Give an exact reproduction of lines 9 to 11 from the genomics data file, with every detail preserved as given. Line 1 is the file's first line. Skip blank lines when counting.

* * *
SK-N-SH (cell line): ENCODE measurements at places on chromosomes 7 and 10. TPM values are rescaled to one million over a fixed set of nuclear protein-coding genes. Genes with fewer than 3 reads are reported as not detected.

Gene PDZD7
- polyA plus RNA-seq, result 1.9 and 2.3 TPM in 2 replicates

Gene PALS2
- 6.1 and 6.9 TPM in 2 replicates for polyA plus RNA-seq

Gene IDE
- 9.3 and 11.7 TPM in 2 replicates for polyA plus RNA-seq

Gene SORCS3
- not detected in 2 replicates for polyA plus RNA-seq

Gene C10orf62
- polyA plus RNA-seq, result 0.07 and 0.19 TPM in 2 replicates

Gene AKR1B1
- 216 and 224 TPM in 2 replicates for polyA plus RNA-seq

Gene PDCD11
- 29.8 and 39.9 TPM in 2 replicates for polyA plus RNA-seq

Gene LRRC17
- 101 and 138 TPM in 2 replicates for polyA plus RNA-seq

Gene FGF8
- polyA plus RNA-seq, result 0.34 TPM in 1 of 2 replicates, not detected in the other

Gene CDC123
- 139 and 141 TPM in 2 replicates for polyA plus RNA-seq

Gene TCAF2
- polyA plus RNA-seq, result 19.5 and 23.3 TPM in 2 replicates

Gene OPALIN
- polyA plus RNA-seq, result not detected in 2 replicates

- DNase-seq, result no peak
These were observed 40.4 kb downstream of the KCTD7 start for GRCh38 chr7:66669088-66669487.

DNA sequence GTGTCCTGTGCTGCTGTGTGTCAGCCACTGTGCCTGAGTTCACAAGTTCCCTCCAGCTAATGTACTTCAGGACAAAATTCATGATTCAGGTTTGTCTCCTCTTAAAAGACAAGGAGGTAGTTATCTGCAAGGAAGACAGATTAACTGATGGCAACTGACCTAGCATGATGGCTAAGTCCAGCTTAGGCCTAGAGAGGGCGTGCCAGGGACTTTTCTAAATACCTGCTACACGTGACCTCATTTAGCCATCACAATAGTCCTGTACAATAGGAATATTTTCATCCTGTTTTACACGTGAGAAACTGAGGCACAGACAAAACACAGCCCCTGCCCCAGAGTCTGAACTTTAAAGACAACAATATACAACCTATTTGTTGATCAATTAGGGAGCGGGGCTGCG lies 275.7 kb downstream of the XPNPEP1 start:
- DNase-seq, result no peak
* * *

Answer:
- not detected in 2 replicates for polyA plus RNA-seq

Gene C10orf62
- polyA plus RNA-seq, result 0.07 and 0.19 TPM in 2 replicates